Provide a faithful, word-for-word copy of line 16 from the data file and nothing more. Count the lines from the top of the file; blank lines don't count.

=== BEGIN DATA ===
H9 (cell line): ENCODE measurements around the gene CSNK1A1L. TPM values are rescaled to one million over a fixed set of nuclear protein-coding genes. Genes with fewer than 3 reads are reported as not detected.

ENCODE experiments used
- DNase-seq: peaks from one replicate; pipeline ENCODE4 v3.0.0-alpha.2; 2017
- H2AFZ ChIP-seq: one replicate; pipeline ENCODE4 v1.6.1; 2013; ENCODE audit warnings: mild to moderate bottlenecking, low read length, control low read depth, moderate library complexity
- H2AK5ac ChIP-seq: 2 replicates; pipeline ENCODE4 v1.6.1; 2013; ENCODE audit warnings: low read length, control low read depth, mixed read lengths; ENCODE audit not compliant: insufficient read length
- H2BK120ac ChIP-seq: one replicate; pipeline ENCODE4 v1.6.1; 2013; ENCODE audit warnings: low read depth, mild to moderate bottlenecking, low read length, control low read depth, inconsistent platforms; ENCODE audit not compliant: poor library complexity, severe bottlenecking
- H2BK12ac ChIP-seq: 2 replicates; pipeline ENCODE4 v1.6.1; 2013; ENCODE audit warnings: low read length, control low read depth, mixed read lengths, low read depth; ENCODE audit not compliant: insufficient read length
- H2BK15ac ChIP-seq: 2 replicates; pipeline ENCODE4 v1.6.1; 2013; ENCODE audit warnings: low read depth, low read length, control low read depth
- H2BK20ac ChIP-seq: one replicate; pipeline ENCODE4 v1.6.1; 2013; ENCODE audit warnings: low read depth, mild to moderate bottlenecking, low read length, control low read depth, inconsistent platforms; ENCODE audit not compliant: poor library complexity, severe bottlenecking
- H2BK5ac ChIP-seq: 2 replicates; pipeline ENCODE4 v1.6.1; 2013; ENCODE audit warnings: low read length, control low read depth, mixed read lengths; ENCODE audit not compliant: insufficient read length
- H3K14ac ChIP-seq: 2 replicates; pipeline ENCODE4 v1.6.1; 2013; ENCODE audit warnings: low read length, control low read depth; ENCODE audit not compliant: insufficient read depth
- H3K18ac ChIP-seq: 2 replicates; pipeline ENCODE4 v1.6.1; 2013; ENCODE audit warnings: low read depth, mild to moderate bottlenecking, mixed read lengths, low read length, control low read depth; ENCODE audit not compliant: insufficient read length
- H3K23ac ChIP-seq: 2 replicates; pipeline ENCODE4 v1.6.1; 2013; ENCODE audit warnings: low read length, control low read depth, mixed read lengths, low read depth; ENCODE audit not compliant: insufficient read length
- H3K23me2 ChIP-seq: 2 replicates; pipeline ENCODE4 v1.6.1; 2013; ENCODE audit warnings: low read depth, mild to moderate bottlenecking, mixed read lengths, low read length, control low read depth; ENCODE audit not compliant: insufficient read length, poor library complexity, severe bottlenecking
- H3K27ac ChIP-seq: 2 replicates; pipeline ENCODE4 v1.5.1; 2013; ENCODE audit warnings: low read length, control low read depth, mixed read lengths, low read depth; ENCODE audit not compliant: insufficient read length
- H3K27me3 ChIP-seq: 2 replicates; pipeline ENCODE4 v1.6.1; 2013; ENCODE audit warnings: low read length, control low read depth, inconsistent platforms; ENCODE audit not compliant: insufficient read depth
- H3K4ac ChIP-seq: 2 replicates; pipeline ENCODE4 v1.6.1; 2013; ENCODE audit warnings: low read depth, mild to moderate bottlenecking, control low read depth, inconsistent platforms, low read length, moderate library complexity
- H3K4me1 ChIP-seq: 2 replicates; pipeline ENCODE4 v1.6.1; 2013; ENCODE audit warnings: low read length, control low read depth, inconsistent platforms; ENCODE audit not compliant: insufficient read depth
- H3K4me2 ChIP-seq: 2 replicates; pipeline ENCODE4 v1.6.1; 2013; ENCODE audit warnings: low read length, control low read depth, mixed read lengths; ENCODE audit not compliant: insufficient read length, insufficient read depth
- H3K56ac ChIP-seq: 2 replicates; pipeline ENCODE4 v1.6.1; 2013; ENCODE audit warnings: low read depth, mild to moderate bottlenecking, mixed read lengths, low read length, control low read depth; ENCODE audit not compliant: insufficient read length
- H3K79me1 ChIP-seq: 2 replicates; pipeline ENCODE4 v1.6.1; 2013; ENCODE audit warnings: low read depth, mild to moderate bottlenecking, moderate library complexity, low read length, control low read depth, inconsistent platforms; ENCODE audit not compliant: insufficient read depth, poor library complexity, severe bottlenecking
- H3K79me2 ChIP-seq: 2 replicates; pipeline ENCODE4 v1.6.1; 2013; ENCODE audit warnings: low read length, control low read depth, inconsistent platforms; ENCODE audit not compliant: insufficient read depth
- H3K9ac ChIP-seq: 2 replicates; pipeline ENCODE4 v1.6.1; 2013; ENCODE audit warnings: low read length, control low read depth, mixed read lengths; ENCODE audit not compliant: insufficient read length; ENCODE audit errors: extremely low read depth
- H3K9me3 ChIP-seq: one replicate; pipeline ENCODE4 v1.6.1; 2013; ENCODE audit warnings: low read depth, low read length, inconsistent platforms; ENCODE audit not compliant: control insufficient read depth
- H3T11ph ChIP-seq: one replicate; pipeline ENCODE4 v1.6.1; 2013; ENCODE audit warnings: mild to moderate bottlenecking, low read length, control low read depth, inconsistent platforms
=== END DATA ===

- H3K27me3 ChIP-seq: 2 replicates; pipeline ENCODE4 v1.6.1; 2013; ENCODE audit warnings: low read length, control low read depth, inconsistent platforms; ENCODE audit not compliant: insufficient read depth